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HomeMarketPENN and Caesars Stocks Get Downgrades as Spending on Gaming Flattens

PENN and Caesars Stocks Get Downgrades as Spending on Gaming Flattens

Bank of America says slowing consumer spending growth will hurt casinos.

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BRIDGET BENNETT/AFP via Getty Images

Analysts at Bank of America downgraded a pair of casino stocks, citing a slowdown in consumer spending, among other reasons.

Analyst Shaun Kelley downgraded
Caesars Entertainment
(ticker: CZR) and
PENN Entertainment
(PENN) to Neutral from Buy on Wednesday, citing concerns about consumer spending and whether people will spend as much on gaming during a recession. Kelley lowered Caesars’ price target to $55 from $60 and PENN’s to $40 from $45.

Caesars shares declined 4.8% to $50.04 Wednesday. PENN shares dropped 4.2% to $33.57.

The analysts said they see risks for the gaming sector from inflation and the possibility of heightening unemployment during a recession. The analysts called casino gaming stocks “the largest ‘over-earners’ vs. pre-COVID” in their coverage.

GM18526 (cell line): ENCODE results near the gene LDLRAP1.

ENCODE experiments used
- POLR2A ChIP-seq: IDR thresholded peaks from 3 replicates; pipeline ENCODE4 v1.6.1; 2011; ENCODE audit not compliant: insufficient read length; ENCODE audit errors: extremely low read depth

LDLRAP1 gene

“We are taking a more defensive stance until the macro-outlook or valuations become more compelling,” the analysts added.

PENN declined to comment. Caesar couldn’t immediately be reached for comment.

Shares of Caesars have sunk more than 45% so far this year. In November, the casino operator beat on third-quarter earnings, thanks in part to a better digital segment performance. Caesars posted a $38 million loss for third-quarter digital same-store adjusted Ebitda, while analysts had anticipated $93.6 million.

PENN shares have declined nearly 35% this year. In 2020, the company purchased a 36% share of Barstool Sports. In August, Penn purchased the remainder of the company

BofA analysts said the company “hit a home run with its initial Barstool stake” but “Barstool’s momentum has returned to earth.” 

“PENN is still working to grow its in-house digital capabilities and (re)-establish itself in the top tier of the landscape,” analysts added. 

Write to Emily Dattilo at emily.dattilo@dowjones.com

Credit: marketwatch.com

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